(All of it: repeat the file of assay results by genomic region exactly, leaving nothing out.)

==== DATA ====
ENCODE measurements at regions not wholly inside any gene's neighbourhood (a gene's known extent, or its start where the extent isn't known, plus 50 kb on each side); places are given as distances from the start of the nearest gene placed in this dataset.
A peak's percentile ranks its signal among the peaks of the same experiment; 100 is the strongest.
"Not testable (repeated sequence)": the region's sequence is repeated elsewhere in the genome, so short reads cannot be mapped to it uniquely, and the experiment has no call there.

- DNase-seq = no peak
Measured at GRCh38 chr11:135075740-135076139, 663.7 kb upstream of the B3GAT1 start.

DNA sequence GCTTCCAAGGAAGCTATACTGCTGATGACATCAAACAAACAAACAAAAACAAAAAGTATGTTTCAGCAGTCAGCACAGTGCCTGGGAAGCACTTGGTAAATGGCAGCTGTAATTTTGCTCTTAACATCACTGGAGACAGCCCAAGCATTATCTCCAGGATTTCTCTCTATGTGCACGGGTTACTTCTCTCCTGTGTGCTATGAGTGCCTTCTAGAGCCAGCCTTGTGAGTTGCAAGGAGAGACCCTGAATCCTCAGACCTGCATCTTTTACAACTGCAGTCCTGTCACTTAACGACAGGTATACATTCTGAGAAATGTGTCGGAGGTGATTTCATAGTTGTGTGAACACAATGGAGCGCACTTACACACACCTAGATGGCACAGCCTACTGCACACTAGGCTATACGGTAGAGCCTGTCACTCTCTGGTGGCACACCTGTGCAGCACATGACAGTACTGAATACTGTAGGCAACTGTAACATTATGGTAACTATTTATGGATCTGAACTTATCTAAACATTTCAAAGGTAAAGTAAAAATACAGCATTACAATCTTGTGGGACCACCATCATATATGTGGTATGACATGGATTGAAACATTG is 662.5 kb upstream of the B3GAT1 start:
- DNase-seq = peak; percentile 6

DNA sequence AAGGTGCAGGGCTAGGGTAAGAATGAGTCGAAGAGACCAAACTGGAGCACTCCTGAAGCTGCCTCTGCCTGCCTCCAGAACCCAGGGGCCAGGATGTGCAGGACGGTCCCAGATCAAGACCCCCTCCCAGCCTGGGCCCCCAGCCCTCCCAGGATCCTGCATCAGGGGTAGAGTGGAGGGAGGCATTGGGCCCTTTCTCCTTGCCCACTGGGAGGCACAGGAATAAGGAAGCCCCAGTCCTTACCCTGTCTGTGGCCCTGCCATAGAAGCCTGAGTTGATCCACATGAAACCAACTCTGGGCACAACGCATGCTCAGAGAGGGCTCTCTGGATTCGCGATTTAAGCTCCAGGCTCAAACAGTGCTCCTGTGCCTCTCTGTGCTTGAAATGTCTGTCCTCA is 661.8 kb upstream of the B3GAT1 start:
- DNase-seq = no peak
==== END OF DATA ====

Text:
ENCODE measurements at regions not wholly inside any gene's neighbourhood (a gene's known extent, or its start where the extent isn't known, plus 50 kb on each side); places are given as distances from the start of the nearest gene placed in this dataset.
A peak's percentile ranks its signal among the peaks of the same experiment; 100 is the strongest.
"Not testable (repeated sequence)": the region's sequence is repeated elsewhere in the genome, so short reads cannot be mapped to it uniquely, and the experiment has no call there.

- DNase-seq = no peak
Measured at GRCh38 chr11:135075740-135076139, 663.7 kb upstream of the B3GAT1 start.

DNA sequence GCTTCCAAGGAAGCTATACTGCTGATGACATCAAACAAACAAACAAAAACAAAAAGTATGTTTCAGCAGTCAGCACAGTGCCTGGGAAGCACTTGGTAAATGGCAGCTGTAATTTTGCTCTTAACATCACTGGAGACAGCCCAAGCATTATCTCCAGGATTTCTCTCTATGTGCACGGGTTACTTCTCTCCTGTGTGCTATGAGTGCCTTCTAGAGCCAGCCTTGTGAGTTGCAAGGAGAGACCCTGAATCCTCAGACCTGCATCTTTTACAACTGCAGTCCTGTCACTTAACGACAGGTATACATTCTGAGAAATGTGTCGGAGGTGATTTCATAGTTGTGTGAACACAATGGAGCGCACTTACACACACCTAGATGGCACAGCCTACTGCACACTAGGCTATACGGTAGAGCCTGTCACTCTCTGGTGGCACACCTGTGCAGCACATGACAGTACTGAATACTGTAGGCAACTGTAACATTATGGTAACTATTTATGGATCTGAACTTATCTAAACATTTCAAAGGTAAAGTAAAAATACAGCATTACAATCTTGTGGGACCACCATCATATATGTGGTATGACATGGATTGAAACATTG is 662.5 kb upstream of the B3GAT1 start:
- DNase-seq = peak; percentile 6

DNA sequence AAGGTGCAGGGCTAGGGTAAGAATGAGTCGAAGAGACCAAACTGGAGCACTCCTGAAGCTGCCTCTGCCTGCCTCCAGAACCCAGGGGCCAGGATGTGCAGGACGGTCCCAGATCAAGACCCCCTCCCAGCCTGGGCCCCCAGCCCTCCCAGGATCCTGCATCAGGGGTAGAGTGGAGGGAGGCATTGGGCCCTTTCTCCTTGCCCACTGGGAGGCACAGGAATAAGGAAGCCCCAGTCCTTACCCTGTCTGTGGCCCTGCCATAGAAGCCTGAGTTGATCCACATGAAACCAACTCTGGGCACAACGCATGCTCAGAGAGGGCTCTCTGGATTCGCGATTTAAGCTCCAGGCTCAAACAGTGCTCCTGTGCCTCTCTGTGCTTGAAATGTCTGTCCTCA is 661.8 kb upstream of the B3GAT1 start:
- DNase-seq = no peak